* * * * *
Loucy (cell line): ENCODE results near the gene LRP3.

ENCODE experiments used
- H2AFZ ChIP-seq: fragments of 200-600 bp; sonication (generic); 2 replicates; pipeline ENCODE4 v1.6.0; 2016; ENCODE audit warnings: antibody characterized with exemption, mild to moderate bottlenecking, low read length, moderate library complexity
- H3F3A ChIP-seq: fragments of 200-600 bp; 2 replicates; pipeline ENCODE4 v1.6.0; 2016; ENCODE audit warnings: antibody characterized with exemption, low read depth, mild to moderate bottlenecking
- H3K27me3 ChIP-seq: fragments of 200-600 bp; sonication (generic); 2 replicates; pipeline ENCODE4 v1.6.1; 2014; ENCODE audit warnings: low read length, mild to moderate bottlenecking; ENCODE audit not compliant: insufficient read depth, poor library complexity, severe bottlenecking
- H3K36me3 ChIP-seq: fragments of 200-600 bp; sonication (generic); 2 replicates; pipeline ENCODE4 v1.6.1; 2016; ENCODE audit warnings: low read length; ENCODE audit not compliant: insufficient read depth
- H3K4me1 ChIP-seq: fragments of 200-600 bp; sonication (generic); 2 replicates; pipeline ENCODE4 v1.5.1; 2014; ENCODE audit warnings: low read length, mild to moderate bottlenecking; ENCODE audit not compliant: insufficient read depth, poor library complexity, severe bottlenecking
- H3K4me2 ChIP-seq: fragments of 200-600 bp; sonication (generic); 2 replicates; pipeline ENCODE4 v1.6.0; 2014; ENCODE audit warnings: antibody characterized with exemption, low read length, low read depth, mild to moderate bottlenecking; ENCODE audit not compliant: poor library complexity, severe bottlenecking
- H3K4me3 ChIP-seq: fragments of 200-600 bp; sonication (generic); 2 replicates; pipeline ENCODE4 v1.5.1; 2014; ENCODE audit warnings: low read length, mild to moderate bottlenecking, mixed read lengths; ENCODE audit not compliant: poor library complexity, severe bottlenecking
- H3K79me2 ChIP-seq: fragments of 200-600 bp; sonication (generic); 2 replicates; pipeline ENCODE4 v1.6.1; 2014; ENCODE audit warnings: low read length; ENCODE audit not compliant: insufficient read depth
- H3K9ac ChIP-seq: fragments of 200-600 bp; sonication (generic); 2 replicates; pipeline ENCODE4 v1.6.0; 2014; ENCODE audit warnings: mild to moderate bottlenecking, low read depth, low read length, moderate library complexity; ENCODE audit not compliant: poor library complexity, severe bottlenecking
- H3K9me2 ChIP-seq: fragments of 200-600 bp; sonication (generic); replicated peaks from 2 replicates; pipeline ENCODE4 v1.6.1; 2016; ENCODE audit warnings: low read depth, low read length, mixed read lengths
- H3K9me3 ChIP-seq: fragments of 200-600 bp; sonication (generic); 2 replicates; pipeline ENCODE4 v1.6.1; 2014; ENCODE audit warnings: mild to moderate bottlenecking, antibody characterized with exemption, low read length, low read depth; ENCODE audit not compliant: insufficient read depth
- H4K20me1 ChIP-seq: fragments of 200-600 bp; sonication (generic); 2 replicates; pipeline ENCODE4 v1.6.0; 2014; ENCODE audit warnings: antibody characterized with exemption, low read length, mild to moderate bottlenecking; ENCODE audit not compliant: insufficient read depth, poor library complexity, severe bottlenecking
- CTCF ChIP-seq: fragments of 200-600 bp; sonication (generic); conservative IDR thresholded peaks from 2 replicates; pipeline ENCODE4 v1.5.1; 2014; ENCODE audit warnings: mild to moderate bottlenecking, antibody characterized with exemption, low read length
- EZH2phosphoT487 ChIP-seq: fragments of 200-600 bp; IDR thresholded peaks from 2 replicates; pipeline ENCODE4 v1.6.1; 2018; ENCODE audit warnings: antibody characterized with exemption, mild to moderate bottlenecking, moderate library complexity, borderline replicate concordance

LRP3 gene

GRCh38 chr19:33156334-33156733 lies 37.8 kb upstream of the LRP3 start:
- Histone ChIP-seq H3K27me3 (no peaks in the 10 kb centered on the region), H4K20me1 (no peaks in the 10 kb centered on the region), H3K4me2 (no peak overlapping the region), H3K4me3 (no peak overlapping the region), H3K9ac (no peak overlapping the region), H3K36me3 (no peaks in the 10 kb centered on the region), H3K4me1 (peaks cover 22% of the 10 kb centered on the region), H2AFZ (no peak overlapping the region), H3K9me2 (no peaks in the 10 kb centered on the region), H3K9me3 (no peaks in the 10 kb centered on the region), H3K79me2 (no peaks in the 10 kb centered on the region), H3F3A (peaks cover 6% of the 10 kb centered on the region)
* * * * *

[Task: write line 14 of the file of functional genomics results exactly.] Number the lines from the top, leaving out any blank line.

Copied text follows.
- H4K20me1 ChIP-seq: fragments of 200-600 bp; sonication (generic); 2 replicates; pipeline ENCODE4 v1.6.0; 2014; ENCODE audit warnings: antibody characterized with exemption, low read length, mild to moderate bottlenecking; ENCODE audit not compliant: insufficient read depth, poor library complexity, severe bottlenecking